I have been chuckling a bit as I read about the colt. Colt would be like a car today. Imagine what would happen in today’s Toronto where thefts of cars have been causing all kinds of troubles for many people. As you and your neighbours are outside talking to each other strangers come near you, approach a car across the street. You know they are not your neighbours. So both of you go over and ask the strangers what they are doing. These strangers are wearing clothes that no one in the neighbourhood wears. They answer you by saying that their master needs it and will return it back immediately. Do you stand there and let them take your neighbour’s car or call the neighbour or the police? This was why it was so surprising that these disciples were allowed to take the colt by the locals.

The other curious thing to note is that there were people who were rejoicing the arrival of Jesus on a donkey. This symbolic action of a king coming peaceably by sitting on a donkey instead of a horse ready for war was greeted by people who were laying their cloaks and leafy branches they cut in their fields. Somehow these people gathered there to welcome Jesus into Jerusalem as the coming Messiah. Did they know what they were doing? Did the disciples primed them? Did Jesus let the word out regarding his entry into Jerusalem? Whatever the case may be, people who were there were ready to receive him as someone very important.

Those who went ahead of Jesus, most likely the disciples and their friends, were shouting, “Hosanna! Blessed is the one who comes in the name of the Lord! Blessed is the coming kingdom of our ancestor David! Hosanna in the highest heaven!” Certainly this part is not as surprising as the other two. The disciples followed Jesus with the conviction that Jesus was the Messiah. They knew that their time to overthrow the Romans was coming. That was why they followed Jesus in anticipation in the first place. Now as they approached Jerusalem, they began to feel the fulfilment of the promise that David’s kingdom would be re-established was at hand. It was quite apropos for them to link Jesus to the restoration of Israel.

For us Christians, who see things from the viewpoint of the resurrection day, we see how Jesus revealed himself to be the Messiah in the way that the world, including his disciples initially, did not understand. It was only after the Pentecost, the disciples and his followers began to grasp fully how God fulfilled the promise to restore the kingdom of David through Jesus’ death and resurrection. Thankfully, the kingdom or God’s reign that came through Jesus was unlike anything we saw in history prior to Jesus and since. This reign of God did not come by might and power destroying the enemies, but by love that lays down one’s life even for the enemies.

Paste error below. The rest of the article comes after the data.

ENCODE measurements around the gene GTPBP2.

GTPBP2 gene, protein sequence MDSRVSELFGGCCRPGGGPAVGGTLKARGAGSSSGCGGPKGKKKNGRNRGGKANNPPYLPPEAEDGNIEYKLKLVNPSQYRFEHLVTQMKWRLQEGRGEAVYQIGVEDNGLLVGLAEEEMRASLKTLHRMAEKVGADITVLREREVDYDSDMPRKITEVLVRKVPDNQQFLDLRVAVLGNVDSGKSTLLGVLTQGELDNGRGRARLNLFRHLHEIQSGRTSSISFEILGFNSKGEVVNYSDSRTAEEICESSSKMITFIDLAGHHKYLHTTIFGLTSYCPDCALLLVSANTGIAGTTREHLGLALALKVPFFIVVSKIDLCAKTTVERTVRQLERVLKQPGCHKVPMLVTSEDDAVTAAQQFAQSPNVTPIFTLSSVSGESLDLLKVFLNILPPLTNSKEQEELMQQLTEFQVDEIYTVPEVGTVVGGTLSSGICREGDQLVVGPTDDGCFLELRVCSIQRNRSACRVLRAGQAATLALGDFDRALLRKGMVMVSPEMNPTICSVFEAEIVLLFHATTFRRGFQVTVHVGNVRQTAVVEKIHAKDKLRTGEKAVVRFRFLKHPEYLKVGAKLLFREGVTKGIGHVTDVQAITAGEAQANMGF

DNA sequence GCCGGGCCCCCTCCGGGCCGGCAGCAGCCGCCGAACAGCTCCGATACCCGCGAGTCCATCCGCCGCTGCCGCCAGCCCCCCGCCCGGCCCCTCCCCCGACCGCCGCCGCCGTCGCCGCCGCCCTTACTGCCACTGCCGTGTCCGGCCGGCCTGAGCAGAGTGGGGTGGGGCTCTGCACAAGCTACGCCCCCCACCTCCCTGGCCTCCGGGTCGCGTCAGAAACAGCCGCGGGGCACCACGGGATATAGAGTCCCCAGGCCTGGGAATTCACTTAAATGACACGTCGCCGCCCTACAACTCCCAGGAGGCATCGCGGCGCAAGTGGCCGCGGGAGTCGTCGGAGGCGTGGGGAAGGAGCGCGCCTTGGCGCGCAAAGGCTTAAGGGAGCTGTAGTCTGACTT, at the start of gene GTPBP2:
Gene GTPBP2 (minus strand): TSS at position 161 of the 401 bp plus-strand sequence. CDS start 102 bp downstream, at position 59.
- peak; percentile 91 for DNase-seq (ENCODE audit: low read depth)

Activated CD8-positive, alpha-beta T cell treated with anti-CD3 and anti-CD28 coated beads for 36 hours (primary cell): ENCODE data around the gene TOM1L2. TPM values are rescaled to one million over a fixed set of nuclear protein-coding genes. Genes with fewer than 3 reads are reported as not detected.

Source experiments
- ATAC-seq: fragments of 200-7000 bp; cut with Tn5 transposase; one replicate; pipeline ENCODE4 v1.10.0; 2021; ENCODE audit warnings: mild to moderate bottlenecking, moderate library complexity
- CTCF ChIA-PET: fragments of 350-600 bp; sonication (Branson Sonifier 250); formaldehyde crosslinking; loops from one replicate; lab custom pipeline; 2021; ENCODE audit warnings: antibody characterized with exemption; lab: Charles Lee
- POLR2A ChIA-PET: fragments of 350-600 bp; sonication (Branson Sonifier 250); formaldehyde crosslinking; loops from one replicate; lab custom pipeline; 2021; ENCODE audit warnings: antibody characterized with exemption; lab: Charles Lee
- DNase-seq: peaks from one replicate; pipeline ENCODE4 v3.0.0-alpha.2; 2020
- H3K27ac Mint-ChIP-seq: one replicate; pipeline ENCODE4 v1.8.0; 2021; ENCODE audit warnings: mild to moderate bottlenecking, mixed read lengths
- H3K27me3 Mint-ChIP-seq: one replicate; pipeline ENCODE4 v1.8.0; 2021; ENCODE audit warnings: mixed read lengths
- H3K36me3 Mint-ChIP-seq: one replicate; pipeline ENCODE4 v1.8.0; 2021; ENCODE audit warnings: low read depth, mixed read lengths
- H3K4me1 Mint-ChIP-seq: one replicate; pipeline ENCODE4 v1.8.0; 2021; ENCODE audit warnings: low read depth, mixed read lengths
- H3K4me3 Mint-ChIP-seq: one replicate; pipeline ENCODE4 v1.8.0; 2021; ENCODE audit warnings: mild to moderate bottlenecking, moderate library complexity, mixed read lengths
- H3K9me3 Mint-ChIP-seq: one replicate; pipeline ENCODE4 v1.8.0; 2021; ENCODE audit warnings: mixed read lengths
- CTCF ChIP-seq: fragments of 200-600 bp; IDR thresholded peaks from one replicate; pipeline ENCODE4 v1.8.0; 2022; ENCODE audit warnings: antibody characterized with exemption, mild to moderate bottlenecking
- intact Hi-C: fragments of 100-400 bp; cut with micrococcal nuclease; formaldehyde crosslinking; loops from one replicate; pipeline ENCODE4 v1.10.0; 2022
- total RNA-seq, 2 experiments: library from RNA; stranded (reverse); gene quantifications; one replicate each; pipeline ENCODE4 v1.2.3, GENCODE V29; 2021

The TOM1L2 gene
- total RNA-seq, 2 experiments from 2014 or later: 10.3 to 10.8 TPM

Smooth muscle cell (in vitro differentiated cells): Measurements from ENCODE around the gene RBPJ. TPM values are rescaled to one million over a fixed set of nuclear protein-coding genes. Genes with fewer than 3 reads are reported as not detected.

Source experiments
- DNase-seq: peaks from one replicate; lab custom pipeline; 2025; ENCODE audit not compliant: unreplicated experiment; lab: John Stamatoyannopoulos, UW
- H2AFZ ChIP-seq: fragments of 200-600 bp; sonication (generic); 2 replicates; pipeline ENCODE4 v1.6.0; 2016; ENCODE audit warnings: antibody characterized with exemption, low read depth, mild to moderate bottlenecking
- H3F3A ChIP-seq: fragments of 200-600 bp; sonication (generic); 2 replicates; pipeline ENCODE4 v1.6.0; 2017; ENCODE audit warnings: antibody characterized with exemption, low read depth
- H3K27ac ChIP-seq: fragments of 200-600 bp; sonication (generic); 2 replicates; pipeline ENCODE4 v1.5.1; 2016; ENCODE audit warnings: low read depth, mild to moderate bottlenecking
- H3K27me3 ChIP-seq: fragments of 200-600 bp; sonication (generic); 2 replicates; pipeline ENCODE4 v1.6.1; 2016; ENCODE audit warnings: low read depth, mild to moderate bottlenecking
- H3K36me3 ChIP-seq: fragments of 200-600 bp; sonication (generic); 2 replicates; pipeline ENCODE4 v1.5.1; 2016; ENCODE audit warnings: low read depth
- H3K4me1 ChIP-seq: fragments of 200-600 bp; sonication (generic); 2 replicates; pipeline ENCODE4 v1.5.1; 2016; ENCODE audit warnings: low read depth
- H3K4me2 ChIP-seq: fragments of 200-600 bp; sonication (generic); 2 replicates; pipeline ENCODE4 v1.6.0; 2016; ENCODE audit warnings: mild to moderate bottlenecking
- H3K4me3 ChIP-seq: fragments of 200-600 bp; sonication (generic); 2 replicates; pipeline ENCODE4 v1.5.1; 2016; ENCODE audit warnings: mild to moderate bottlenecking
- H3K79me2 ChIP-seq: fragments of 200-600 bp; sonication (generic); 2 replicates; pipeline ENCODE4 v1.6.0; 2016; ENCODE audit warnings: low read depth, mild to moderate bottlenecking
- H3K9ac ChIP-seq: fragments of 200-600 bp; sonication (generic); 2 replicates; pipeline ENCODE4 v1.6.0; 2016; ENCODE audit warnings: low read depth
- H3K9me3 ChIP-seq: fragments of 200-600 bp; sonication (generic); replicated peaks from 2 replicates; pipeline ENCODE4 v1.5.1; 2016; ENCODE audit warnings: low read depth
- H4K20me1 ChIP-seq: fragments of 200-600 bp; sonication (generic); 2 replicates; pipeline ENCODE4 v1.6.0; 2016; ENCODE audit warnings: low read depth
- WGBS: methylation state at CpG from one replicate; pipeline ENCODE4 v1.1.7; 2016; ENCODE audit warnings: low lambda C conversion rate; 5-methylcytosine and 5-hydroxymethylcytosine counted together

Truly if we were to be taken back in history to the day Jesus entered Jerusalem, we, too, would unreservedly proclaim, “Hosanna! Blessed is the one who comes in the name of the Lord!” Knowing what Jesus would go through, we would shout even louder because the grace of God by which Jesus would suffer became the road to salvation for all those who would follow him. Our enthusiasm would not be any less than those who shouted on the top of their lungs that day. Indeed, if anything, the knowledge of his death and resurrection would embolden us even more so.

Palm Sunday is the celebration of the arrival of God’s reign in the most unexpected way. There is no conquering hero on a horse followed by legions of soldiers as the pomp and ceremony demands while the jubilant population erupts in adoration. Instead, we have a man sitting on a donkey signifying peace instead of war, preceded by a rag-tag group of disciples from the countryside announcing the arrival of the Messiah without the pomp and circumstance. Instead of meticulously lined dignitaries welcoming, there are ordinary people laying down their cloaks or leafy branches they cut from their fields. All to indicate that Jesus came for the weak, meek, broken, sick, poor, hungry and thirsty. Jesus' entry as the Messiah sitting on a donkey was for the sinners, not the rich, powerful and mighty.